(e.g. Southampton, Leeds-

Bradford, London City…….)

How many legs did it take you to get to your destination from Heathrow?

……………………………………

How many legs did it take you to get to your destination from a smaller airport?................................

To get to Australia & New Zealand will require 2(or more) legs from Heathrow and 3(or more) from most other UK airports. Explanation below.

The reason you can get to your destination with fewer flights from Heathrow than from a smaller airport is that Heathrow is a hub airport. A hub airport is an airport where local passengers combine with transfer passengers to allow airlines to fly to more destinations. This means a choice of longhaul flights around the world is only available at a few hub airports. Heathrow is the only hub in the

UK and other hubs in Europe include Amsterdam Schiphol and Paris Charles de Gaulle airports.

Did your journey from the smaller airport take you through one of these hub airports?

Airspace Exploration

Requirement: Explain the system of controlled airspace and the air traffic control organisation in the United

Kingdom and European Union countries.

EU and UK Airspace:

The flight that you planned in the previous exercise by Airline A required you to fly over and land in several countries.

a. Explain for the first two ‘legs’ of the journey what Air Traffic Control organizations you as the pilot would have had to contact. (tip: some organizations of ATC do not belong to one country)

The explorer should have written the names of the two organizations for Air Traffic Control in at least two of the countries they have flown through in the previous flight planning exercise. NB:

Eurocontrol should also be mentioned since this is the organ for high level flights above a big part of

Europe.

b. And describe what Airline A should have negotiated looking at the ‘Freedoms of the air’ to fly over those countries and/or land in other countries during the trip you planned.

The explorer should name for every boundary they over fly and every landing they make, what freedom right the countries should have negotiated.

c. Mark wants to fly with his private airplane around London when Airline A is departing from

London Heathrow. Explain why it is not possible for Marc to fly in the same airspace as Airline A.

Define in what Airspace classifications Marc could depart and what that means in terms of separation and Flight Rules.

The Explorer should mention here something about hazards that could happen, but merely the restrictions that are there around big aerodromes’ airspace to show that they understand how heavily regulated the airspace is to support international aviation.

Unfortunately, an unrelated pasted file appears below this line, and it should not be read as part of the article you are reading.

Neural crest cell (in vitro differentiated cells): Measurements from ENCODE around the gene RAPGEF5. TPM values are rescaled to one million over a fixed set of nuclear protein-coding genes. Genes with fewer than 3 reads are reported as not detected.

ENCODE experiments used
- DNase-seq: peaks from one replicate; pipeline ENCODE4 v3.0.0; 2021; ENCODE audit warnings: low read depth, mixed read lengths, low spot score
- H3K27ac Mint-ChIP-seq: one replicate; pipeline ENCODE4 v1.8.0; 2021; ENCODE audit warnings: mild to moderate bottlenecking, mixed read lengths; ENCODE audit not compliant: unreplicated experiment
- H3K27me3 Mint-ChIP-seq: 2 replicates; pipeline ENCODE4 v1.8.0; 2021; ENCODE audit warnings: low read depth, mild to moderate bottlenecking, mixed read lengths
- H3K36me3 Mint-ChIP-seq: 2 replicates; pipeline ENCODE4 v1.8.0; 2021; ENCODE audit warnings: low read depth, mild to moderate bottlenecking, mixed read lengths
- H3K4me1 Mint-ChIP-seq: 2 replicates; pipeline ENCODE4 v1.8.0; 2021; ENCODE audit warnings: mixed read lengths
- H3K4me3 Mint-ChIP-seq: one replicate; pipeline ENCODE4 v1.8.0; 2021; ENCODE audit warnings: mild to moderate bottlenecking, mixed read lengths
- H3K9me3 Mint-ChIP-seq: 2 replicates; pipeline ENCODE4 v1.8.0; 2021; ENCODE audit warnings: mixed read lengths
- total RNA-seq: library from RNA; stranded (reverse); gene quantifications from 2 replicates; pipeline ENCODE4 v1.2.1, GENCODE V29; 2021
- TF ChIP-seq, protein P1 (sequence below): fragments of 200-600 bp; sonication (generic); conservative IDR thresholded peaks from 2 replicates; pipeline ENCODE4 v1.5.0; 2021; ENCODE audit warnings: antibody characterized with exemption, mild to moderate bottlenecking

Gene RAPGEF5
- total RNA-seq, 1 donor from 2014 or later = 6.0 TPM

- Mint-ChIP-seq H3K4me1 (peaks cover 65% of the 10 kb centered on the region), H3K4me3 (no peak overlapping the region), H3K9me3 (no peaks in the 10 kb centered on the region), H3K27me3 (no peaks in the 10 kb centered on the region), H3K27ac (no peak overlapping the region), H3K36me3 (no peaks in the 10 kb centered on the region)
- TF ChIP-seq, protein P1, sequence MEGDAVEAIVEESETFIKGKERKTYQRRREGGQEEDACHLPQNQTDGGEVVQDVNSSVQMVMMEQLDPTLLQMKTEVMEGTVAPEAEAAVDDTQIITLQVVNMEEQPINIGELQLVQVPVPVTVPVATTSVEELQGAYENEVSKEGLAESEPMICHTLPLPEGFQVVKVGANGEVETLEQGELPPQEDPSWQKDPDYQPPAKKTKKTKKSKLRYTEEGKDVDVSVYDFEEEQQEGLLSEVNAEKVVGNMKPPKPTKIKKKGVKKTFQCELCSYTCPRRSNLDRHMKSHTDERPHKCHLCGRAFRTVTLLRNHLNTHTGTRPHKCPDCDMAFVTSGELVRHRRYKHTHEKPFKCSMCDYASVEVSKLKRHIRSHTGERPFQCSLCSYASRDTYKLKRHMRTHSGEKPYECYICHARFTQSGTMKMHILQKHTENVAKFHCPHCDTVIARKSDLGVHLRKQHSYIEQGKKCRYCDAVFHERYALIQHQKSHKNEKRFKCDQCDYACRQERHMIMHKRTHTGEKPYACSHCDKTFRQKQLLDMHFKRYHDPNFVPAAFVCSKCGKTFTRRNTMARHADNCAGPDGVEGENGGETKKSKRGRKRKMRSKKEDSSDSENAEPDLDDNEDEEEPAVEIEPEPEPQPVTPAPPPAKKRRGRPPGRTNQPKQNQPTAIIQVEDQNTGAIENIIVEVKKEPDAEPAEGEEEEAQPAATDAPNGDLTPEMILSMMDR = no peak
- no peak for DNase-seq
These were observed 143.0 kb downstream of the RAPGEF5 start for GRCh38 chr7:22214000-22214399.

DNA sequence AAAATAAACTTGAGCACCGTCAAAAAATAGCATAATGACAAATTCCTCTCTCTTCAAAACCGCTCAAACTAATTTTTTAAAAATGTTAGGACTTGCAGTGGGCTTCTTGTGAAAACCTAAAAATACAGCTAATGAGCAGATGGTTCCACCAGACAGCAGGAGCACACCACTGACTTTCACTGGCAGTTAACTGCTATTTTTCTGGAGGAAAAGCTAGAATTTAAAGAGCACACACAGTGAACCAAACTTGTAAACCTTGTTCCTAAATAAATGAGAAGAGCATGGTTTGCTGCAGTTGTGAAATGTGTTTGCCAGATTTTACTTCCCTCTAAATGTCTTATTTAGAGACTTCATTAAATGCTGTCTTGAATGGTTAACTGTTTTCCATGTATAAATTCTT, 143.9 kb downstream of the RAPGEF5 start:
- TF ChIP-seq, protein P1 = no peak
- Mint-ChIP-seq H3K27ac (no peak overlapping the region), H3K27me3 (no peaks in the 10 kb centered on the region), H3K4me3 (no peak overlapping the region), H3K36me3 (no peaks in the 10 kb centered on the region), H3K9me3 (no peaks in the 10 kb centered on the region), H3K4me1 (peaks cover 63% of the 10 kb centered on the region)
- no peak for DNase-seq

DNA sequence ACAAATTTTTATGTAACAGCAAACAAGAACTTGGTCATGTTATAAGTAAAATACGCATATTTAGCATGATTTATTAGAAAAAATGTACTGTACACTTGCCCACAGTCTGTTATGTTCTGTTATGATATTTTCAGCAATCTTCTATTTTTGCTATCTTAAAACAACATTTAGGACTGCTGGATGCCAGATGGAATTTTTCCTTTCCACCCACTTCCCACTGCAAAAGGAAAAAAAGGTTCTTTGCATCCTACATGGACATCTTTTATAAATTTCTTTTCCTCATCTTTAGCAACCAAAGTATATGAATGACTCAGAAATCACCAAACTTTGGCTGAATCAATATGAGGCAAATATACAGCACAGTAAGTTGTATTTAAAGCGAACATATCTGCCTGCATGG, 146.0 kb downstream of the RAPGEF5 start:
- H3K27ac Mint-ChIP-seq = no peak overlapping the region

These restrictions are defined as follows:

The UK airspace (reaching over surrounding waters) from the surface to FL 245 is divided into two

Flight Information Regions (FIRs); the London FIR and the Scottish FIR. The airspace above the FIR is known as the Upper Flight Information Region (UIR). The airspace within the FIR/UIR is divided into 6 classes using the ICAO Airspace Classification System, allocated depending on the need to actively control access to airspace and the nature of the activity that takes place within it: (Classes E and F, are not widely used in the UK and no UK airspace is currently designated as Class B)

Class A

Instrument Flight Rules flights only are permitted

All flights are provided with air traffic control service and are separated from each other.

Require an air traffic control clearance to enter the airspace and receipt of an air traffic service is mandatory.

Class C

• IFR and VFR flights are permitted

Require an air traffic control clearance to enter the airspace and receipt of an air traffic service is mandatory.

IFR flights are separated from other IFR flights and from VFR flights.

VFR flights are separated from IFR flights and receive traffic information in respect of other

VFR flights.

Class D

• IFR and VFR flights are permitted

• Require an air traffic control clearance to enter the airspace and receipt of an air traffic service is mandatory

• IFR flights are separated from other IFR flights and receive traffic information in respect of

VFR flights

• VFR flights receive traffic information in respect of all other flights.

Class E

• IFR and VFR flights are permitted

• IFR flights are provided with air traffic control service and are separated from other IFR flights.

• All flights receive traffic information as far as is practical.

• Class E shall not be used for control zones.

Class F

• Uncontrolled.

IFR and VFR flights are permitted

All participating IFR flights receive an air traffic advisory service

• All flights receive flight information service if requested.

Class G

• Uncontrolled.

• IFR and VFR flights are permitted and receive flight information service if requested.

In general, separation standards are not applied by ATC to or between VFR flights and therefore separation from other aircraft remains the responsibility of the pilot in command of a VFR flight.

Aircraft Instrumentation

Activity - Take it Away Mr Navigator! Or should he add it on?

A pilot has taken off from Heathrow and wants to head in the direction of true north. The magnetic variation at Heathrow is -1°